Much of this work will be constructed using existing data drawn from across different sectors and disciplines. Employment data, economic data, food security and vulnerability data and much more built alongside projections from pandemic and health outbreak data experts. An adapted platform would sit at the centre; open-source capable of model scrutiny, usable by both public and private institutions and capable of merging new data from many sources.

Firstly, it will bring and knowledge of the risks of health outbreaks and their consequences to the table of decision makers giving countries understanding of likely future scenarios and allowing better risk-informed decisions. Secondly it would provide countries with a clearer idea of the most vulnerable sectors across society and the economy and a clearer idea therefore of how to prioritise scarce resources. Thirdly, the knowledge of the potential future scenarios would provide a better understanding of the impact of health outbreaks on everything from country economics through to family household budgets, allowing a clearer understanding of what aspects or slices of society are most vulnerable. Fourthly, modelling of secondary impacts can help the insurance industry with a better understanding of the secondary impact of outbreaks giving them the necessary data, information and analysis to build better and smarter products. And finally, through the embedding of risk knowledge and scenarios into development financing, countries will be in a stronger position to prepare financially for the outbreak, developing contingency measures, financing risk, and readiness to recover.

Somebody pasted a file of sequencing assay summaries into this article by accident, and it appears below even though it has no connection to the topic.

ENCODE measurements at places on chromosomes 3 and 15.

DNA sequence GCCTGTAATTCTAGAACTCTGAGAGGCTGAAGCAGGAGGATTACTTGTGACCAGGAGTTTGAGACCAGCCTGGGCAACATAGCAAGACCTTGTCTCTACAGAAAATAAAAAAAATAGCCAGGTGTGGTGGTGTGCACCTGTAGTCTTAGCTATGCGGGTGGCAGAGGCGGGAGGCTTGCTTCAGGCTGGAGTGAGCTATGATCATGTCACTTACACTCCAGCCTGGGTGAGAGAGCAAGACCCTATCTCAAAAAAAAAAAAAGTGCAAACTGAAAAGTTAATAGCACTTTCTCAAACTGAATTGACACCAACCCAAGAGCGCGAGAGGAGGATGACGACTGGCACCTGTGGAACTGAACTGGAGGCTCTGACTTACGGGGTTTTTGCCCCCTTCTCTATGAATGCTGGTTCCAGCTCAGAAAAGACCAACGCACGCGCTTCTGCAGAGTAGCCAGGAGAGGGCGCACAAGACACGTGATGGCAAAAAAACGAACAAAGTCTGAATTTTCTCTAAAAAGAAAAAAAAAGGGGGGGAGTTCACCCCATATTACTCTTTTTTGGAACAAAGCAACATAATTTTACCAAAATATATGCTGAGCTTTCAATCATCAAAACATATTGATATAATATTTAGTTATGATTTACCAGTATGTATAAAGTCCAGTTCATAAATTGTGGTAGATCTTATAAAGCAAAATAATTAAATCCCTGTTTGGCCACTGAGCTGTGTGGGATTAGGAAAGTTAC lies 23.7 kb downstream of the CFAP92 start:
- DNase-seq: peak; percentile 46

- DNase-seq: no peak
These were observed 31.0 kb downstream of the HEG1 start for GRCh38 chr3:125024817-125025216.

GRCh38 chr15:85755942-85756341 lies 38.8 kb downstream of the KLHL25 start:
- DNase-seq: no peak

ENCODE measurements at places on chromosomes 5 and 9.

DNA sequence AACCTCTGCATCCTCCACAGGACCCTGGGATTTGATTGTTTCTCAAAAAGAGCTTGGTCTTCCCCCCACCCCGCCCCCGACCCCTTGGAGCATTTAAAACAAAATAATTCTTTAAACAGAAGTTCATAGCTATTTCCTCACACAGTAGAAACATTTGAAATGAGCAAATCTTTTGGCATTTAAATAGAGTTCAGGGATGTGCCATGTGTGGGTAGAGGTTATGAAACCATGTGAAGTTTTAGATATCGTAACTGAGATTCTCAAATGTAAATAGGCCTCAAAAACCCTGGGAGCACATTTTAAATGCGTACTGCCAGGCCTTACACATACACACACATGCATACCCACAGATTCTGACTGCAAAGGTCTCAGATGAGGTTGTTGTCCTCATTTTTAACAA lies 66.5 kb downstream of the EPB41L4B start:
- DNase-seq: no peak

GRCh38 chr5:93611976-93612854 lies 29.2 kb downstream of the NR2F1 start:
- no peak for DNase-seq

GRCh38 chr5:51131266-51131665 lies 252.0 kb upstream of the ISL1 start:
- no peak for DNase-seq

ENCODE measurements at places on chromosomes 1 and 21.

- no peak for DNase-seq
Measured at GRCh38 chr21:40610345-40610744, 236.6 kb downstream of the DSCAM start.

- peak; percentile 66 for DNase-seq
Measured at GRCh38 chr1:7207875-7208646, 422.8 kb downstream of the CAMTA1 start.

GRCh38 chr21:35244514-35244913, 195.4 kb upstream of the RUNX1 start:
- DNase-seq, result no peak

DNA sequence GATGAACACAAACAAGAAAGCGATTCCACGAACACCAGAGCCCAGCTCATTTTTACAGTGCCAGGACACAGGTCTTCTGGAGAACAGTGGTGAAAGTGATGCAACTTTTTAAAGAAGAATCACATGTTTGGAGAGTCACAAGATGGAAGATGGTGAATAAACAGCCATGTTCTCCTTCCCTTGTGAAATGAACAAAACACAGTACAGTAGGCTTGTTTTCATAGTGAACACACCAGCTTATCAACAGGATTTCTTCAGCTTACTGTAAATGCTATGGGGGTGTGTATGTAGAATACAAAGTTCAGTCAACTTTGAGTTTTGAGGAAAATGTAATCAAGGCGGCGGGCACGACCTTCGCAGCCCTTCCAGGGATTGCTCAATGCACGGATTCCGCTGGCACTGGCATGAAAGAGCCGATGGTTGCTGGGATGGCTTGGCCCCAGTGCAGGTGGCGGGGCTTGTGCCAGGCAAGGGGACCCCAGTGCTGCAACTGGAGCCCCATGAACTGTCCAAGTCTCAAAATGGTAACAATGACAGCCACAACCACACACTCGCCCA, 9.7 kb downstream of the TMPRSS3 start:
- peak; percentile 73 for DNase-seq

UNDP is already planning to work with partners to do this in 20 critical countries over the next five years. We’re bringing together a multi-disciplinary team to work this out with us, from governments, the insurance industry and academia. But this is just the start—there is much more to do.

Without work such as this the global community is very likely to relive these events, again and again.